Halt sought to Hecla mining permits

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Cliff Lake in the Cabinet Mountains Wilderness, which would be tunneled beneath in order to mine copper and silver. (Photo courtesy RANDY BEACHAM/CLARK FORK COALITION)

SANDPOINT — A coalition of conservation groups are calling on the Montana Department of Environmental Quality to suspend state permits for Hecla Mining Co. projects in northwestern Montana.

The groups, which include the Rock Creek Alliance, contend the company should not be allowed to develop the Rock Creek and Montanore projects because the company’s CEO helmed other projects for another company which forced the state and federal government to bear the burden of tens of millions of dollars in unpaid reclamation costs.

“Montanans don’t want another toxic mining legacy,” Mary Crowe Costello of the Rock Creek Alliance and Save Our Cabinets said in a statement on Monday. “The Rock Creek and Montanore mines, which are planned in the heart of a spectacular and ecologically vital wilderness, must comply with the laws that protect Montana’s water, taxpayers and the communities that are most at risk from mining.”

The groups, which also include Earthjustice, the Clark Fork Coalition and the Montana Environmental Information Center, said Hecla’s permits should be suspended under Montana’s “bad actors” provision, which prevents mine operators from commencing with new projects until they have completed reclamation of past mining projects.

Hecla officials said they were reviewing the allegations raised against former Pegasus Gold Inc. vice president and CFO and current Hecla CEO and President Phillips Baker Jr. However, the company said the conservation groups have misconstrued the statute as it relates to Baker and Hecla, which has no relationship to the mining projects cited by the conservation groups.

“This action continues efforts by these serial litigants to block responsible mineral development and economic opportunity for northwest Montana,” Luke Russell, VP of Hecla’s external affairs said on Monday.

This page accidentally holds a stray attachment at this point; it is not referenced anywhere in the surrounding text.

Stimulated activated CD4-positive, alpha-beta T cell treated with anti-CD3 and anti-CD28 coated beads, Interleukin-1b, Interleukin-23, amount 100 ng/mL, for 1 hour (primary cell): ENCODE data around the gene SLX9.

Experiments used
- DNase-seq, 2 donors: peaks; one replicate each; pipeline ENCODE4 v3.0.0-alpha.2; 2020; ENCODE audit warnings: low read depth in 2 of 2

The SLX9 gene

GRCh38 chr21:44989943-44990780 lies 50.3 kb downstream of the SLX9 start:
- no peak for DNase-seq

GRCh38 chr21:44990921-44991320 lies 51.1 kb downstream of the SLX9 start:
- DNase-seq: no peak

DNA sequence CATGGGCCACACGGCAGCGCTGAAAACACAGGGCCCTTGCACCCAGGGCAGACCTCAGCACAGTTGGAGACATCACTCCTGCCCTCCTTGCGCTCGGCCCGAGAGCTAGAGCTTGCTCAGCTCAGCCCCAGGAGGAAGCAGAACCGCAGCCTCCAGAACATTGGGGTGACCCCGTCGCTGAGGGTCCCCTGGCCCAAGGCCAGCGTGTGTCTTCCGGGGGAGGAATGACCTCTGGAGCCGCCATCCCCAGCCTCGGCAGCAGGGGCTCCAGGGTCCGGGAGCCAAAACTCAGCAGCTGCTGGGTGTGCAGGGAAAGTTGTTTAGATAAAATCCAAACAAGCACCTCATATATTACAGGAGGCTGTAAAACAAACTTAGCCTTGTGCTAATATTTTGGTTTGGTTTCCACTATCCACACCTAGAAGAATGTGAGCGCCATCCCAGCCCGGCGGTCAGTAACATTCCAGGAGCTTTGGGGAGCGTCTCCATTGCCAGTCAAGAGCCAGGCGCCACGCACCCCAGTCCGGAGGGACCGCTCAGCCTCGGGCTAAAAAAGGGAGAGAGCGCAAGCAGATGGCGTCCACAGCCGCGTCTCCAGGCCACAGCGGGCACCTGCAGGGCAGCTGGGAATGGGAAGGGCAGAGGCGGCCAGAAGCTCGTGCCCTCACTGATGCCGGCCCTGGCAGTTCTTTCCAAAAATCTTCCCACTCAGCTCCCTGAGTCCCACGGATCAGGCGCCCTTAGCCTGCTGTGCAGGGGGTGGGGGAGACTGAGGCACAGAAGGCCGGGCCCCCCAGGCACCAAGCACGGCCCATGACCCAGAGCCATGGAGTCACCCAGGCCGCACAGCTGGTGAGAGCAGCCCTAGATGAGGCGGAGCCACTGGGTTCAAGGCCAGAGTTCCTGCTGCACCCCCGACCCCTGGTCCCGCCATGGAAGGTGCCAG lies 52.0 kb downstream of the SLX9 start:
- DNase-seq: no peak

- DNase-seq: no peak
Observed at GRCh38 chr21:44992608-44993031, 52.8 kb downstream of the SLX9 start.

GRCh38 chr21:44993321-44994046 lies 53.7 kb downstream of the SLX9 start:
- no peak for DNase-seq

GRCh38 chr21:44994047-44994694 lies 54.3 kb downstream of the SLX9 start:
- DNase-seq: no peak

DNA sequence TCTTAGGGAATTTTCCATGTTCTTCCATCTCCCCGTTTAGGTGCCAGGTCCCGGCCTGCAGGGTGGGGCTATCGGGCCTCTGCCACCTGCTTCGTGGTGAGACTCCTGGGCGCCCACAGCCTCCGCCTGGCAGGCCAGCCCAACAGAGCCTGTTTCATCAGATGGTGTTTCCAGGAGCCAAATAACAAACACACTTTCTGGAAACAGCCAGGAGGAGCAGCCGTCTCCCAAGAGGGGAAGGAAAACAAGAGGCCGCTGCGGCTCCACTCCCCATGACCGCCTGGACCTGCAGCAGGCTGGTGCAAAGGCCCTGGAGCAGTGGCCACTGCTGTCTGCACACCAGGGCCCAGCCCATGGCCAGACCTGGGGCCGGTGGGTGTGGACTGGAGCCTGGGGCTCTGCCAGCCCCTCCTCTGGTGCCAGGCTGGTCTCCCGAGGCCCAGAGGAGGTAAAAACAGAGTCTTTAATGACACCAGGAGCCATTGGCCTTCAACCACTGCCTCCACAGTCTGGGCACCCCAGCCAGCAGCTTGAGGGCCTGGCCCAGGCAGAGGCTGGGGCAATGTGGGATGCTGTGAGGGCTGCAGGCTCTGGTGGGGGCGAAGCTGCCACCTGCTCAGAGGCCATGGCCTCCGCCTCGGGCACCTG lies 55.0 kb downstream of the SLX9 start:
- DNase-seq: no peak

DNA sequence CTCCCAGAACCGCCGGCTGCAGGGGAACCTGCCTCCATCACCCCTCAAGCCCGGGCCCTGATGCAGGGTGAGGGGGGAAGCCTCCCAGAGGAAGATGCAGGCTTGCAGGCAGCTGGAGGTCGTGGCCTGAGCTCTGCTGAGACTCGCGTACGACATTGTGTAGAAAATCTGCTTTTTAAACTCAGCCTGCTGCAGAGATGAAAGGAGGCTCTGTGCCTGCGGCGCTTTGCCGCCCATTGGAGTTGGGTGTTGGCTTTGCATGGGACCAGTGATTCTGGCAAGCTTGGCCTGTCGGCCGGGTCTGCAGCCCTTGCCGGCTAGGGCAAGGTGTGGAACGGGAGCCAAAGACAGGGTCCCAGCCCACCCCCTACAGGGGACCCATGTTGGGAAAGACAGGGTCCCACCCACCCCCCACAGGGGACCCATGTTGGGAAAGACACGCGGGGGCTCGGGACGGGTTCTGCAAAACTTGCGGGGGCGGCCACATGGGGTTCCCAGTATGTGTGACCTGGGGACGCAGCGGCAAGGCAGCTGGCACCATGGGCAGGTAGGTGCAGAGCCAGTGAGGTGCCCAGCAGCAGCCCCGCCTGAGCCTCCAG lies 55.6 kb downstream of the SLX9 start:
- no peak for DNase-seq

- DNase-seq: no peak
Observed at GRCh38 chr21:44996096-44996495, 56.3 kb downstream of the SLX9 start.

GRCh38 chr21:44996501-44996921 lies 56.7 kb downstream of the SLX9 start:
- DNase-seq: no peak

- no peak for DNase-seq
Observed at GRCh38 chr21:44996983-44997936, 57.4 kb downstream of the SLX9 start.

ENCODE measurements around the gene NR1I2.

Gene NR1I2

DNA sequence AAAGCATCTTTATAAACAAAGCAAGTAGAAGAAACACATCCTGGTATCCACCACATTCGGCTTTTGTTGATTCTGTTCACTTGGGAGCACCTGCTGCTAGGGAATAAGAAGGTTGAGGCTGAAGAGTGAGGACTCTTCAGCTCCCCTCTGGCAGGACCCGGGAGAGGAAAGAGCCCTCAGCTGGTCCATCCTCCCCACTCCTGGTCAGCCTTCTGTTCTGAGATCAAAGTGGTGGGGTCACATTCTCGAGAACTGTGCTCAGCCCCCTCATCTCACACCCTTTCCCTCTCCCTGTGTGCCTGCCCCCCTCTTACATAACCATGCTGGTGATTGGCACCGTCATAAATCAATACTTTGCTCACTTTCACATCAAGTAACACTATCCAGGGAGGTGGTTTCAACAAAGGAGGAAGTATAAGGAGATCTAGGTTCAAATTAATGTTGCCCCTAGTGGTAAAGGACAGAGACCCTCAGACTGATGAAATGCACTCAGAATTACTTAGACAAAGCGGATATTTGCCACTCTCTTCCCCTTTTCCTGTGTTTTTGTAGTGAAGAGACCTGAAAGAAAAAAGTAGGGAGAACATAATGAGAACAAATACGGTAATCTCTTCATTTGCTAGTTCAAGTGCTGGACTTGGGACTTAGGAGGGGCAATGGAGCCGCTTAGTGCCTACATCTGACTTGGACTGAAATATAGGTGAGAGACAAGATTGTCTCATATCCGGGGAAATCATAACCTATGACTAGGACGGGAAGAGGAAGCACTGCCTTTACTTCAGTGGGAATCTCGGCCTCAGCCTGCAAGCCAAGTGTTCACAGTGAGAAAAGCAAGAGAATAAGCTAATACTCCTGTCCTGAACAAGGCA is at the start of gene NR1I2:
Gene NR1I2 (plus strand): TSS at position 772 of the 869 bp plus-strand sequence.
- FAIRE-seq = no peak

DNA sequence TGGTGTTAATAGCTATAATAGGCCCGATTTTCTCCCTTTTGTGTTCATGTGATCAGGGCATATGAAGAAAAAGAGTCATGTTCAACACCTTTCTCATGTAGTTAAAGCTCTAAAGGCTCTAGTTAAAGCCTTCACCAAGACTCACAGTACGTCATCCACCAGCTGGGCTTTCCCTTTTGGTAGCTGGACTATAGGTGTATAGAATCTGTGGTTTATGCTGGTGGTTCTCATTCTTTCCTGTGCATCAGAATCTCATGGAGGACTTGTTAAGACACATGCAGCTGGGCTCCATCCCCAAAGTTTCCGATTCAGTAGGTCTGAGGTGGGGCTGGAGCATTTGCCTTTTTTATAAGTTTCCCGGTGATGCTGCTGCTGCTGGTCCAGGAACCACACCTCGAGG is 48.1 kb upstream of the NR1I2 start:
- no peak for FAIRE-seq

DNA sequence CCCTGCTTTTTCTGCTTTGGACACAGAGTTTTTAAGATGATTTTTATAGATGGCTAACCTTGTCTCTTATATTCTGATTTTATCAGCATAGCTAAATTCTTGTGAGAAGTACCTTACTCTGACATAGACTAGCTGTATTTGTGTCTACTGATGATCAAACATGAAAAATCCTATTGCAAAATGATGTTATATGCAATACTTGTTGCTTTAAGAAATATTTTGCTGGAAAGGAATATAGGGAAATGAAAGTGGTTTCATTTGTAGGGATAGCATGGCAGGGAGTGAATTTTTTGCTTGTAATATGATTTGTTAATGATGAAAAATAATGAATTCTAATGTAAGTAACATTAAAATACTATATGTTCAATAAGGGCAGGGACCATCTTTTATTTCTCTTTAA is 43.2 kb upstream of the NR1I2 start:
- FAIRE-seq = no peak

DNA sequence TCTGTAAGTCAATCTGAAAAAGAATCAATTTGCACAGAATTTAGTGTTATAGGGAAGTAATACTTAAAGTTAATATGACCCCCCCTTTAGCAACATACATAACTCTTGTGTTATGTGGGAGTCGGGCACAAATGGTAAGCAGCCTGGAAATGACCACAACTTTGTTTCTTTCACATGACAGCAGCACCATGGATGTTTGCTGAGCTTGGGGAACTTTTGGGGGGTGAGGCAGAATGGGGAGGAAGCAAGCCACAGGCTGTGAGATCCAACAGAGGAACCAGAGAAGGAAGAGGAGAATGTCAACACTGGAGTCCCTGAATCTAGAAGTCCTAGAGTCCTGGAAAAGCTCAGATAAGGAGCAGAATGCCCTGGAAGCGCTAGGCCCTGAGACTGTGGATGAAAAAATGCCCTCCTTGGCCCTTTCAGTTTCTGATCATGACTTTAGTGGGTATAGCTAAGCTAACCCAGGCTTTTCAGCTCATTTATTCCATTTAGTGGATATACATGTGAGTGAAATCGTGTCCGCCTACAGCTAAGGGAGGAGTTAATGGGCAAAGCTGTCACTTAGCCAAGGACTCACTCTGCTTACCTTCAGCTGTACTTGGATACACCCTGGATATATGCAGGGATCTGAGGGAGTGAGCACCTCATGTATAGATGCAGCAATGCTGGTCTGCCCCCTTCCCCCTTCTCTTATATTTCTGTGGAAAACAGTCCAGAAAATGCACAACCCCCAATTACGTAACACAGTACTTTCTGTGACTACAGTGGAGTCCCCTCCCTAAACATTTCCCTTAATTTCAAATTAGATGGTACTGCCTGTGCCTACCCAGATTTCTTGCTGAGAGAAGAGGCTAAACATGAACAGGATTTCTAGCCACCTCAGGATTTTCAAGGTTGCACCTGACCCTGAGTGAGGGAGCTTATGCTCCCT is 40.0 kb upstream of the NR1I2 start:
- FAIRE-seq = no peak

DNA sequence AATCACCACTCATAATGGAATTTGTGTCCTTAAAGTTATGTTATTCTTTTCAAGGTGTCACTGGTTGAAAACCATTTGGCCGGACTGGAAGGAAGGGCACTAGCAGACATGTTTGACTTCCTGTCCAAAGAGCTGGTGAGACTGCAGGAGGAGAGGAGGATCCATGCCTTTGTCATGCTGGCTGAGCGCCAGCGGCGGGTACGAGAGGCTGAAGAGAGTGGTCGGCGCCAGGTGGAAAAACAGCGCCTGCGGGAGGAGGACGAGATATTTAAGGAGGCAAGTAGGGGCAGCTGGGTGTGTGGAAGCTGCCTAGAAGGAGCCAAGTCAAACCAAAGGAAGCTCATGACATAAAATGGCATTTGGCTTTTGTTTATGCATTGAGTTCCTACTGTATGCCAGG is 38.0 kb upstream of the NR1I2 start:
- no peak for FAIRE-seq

The conservation groups assert that Pegasus went bankrupt in 1998, public agencies had to step in and spend more than $74 million on reclamation and treatment at the Zortman-Landusky mine. Costs at that project continue to mount because water treatment is required in perpetuity.

Montana lawmakers expanded the “bad actor” provisions of the Metal Mine Reclamation Act in 2001 after taxpayers were left holding the bag on mine cleanup. The provision prohibits individuals from former companies from taking on any new projects if they failed to properly button up their mining projects or left DEQ in the lurch for clean-up and reclamation costs.

“Pegasus is the poster child for irresponsible mining, and Montanans continue to suffer from the company’s toxic legacy,” Earthjustice attorney Katherine O’Brien said.

The groups further contend that Pegasus’ Basin Creek and Beal Mountain mines caused acid mine drainage and toxic metals from those projects have polluted streams and groundwater, threatened a native trout fishery and contaminated sacred sites of the Fort Belknap Gros Ventre and Assiniboine tribes.

Crowe Costello said she’s not aware of Montana’s “bad actor” provision having been invoked since it was enacted.

“This would be the first time,” she said.

Hecla, meanwhile, said its track record is plainly visible with the environmental requirements and reclamation efforts underway at the company’s mine near Troy, Mont.

The conservation groups have asked for a decision from DEQ within 60 days.

Keith Kinnaird can be reached by email at kkinnaird@bonnercountydailybee.com and follow him on Twitter @KeithDailyBee.

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